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When it Becomes His Gun

Jennie Alice Lillard

It’s not dead. Ok. Ok. Dad says: If the bird’s not dead, be ready with another shell if it decides to


take to the air. If I can get to it, put the bird on the ground, and smash it--smash it right on the neck--with


the butt of the gun.


When he reached the bird, it showed no signs of damage, but sat peacefully staring up at him. He


gently picked it up, wary of it, expecting a reaction of panic or distress from the bird, but none came.


Carrying it as he did the chickens back home, hand sliding comfortably under the breast, he balanced the


slight weight of the bird along its keel, while awkwardly shouldering the gun with his left arm. The boy


made for the nearest bank, searching for a patch of dry ground. His breath and pulse began to quicken


again, perspiration collecting between his brows and on his upper lip as he vainly searched for something


that resembled a hard surface. When he realized the best he could do would be the dried marsh grass, he


placed the bird down in the drier patch and positioned the butt of the gun upon its neck. It looked up at


him, unmoving, unresisting. Hands clasped tightly around the metal length of the sleek little Remington


20-gauge, he raised and brought down its end in one quick motion. The ground was too soft and absorbed


the blow intended for the creature. Again. Still, the same result and still the bird gazed unblinking and


unmoving at the boy. Tears made tracks down his cheeks to his neck and he said, “I’m sorry, so sorry,” to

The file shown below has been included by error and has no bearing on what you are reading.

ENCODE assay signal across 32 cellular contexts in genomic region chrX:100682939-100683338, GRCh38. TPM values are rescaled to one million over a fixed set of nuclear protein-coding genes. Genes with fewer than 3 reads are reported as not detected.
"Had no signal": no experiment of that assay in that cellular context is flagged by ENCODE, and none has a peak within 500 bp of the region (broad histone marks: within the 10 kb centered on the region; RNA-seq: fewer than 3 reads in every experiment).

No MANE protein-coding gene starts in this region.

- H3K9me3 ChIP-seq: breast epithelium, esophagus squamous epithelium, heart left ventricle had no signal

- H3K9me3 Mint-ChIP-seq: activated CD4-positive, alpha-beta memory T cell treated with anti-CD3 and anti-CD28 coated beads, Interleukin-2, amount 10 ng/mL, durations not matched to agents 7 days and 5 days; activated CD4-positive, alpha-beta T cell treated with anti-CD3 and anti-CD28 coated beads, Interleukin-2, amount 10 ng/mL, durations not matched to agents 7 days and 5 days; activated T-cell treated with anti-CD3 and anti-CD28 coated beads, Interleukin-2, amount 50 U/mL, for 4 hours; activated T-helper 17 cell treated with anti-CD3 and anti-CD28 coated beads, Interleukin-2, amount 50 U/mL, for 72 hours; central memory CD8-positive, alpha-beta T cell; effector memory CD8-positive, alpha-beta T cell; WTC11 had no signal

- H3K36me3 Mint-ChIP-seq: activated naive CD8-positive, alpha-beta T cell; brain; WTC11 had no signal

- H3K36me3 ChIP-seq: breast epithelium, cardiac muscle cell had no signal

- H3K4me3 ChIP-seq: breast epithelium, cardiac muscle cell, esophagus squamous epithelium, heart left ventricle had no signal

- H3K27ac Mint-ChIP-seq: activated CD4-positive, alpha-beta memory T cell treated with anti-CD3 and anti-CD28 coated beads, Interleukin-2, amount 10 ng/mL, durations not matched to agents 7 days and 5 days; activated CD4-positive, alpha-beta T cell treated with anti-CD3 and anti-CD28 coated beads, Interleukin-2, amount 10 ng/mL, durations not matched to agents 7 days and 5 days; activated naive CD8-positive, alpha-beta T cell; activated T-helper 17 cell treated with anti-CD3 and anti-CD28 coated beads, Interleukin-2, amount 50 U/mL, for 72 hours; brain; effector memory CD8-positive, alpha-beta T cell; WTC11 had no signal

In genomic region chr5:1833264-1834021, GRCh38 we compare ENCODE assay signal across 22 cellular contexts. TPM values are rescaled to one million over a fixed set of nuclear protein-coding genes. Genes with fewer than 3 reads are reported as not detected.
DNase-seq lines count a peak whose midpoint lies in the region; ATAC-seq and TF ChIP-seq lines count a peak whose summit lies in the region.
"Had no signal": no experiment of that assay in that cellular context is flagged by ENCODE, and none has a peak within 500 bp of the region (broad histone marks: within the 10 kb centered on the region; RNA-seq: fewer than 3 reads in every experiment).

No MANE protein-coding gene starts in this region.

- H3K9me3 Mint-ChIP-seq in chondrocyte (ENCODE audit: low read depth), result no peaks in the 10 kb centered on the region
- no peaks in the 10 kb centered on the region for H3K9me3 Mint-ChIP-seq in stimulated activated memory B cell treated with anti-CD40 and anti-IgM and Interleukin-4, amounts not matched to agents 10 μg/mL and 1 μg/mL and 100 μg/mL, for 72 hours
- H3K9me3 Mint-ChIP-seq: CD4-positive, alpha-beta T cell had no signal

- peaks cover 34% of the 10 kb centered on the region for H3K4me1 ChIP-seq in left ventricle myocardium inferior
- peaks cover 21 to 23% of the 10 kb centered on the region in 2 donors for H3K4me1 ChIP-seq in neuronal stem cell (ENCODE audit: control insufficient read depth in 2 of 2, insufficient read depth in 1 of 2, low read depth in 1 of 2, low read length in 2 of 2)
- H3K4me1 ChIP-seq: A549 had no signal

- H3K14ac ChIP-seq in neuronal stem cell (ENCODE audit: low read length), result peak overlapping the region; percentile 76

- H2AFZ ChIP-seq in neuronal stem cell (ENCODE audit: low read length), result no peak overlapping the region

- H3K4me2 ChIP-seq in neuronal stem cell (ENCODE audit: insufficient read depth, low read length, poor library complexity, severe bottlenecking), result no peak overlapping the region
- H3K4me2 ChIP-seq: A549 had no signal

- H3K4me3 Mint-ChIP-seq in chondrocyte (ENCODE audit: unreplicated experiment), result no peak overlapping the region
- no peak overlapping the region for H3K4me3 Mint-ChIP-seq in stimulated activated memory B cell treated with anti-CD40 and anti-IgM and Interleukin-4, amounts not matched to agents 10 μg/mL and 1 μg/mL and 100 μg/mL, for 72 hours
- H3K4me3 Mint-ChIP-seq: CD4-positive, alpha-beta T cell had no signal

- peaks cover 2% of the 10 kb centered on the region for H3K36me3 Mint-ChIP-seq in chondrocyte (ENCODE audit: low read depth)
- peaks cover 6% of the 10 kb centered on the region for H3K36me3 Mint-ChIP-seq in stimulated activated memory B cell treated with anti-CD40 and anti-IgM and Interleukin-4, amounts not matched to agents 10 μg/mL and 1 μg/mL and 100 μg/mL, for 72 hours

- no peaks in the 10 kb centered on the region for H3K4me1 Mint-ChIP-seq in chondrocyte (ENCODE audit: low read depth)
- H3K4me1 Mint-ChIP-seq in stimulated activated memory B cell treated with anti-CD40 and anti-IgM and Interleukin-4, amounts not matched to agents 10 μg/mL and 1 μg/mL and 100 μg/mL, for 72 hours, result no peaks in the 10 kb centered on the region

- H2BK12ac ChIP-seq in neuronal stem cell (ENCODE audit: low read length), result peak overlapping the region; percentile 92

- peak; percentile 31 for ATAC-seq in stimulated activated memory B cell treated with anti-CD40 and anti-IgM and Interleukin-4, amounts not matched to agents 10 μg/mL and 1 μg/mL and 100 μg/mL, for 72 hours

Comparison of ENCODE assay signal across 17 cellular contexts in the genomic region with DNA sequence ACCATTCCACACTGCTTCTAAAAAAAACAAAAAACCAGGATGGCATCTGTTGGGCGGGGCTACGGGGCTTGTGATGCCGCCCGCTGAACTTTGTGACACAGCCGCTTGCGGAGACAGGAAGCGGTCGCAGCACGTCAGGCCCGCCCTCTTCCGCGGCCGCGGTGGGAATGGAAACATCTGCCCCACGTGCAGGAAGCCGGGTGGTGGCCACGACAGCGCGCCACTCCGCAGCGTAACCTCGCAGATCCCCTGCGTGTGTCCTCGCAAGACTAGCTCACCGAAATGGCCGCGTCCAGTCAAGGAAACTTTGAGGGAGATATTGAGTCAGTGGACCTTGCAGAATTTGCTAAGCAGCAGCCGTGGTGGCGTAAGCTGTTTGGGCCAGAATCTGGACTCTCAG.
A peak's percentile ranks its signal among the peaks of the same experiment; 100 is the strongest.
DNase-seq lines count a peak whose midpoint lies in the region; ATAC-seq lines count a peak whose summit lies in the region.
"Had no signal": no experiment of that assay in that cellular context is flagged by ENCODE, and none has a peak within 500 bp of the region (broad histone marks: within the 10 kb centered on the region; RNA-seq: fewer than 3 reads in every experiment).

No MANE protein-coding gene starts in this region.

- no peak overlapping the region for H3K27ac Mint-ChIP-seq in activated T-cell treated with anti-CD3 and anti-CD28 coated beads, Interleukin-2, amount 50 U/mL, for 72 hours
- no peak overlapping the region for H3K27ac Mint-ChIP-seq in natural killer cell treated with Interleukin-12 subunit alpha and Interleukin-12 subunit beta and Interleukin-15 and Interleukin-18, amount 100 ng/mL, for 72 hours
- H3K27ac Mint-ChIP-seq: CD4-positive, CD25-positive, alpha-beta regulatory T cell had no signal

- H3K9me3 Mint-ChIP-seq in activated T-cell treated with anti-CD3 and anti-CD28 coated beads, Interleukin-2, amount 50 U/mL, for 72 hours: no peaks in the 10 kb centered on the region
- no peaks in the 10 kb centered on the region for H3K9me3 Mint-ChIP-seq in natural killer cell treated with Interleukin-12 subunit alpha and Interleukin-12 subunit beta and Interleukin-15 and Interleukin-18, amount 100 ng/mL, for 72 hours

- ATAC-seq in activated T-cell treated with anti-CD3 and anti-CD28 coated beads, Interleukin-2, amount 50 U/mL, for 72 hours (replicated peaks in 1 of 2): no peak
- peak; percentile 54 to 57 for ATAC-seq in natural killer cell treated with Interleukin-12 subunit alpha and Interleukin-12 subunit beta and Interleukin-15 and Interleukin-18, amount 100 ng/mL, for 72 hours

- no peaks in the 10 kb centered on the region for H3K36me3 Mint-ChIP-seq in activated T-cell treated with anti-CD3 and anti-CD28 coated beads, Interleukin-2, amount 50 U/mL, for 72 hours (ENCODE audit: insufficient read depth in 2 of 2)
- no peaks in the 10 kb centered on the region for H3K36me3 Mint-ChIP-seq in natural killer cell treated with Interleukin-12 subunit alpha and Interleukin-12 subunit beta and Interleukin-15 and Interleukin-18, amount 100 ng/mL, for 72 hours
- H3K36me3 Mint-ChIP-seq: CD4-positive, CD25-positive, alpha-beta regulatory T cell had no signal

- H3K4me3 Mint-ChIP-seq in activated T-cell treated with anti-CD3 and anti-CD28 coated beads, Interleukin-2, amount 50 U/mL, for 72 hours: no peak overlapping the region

the duck, over and over. He let a choked sob escape his throat as he scooped up the bird again. Running


toward green Dodge pickup parked at the edge of the pond, the newness of his boots scraped his heels into blisters and made his run a stumbling gait. I’m so sorry. I’ll just ask to take you home. You don’t seem too bad-- we can put you in the chicken pen while you heal up. Ok?


His dad was smoking a Marlboro and sitting in a camp chair next to the truck when the boy came running up. Dropping the gun to the ground, he hugged the bird to his crisp camouflage vest, with his tanned left hand placed upon its back. “Dad I hurt it. Could we take it home and put it in the chicken pen? I tried to do like you said--with the gun, but it must’ve just rained or something ‘cause the ground is too soft and I was trying again and again and it wasn’t working and I didn’t have any shells left--” he gasped for the air he had used up from his explanation.


The man laughed indulgently at his young son and walked up to the bird, as if to inspect it.


“No.” There were still traces of amusement in the lines of his farming face, mixed with the seriousness that the man paired with all things hunting. He let the single word hit the boy and gave it time to diffuse into recognition.


“Give me the bird,” he said. The boy reluctantly obeyed. “Pick up your gun, hold it out in front of you, and close your eyes.”


With trembling hands he held the gun horizontally out in front of him, barrel pointed to his nineo’clock, toward the pond where the tiny piece of steel he had directed had lodged somewhere within the body of the placid creature; he grasped the stock in his right, arms extended unbent, as if the gun were an offering to his dad. He took one flash of a glance and quickly shut his eyes. And waited. A jolt vibrated through the gun as the bird’s skull was smashed against the black steel; hot liquid spattered up the front of his neck and face, making him squeeze his eyes shut even harder. Hearing footsteps headed away from him, the boy cautiously opened his eyes to see his dad putting the bird in the back of the truck. Thinking of the long ride back, he was glad the bird would lay silently in the back of the pickup, rather than a shameful token resting between he and his dad on the way home. He looked down and saw small spots ofblood on the front of his vest. All that was left in his hands was his gun.


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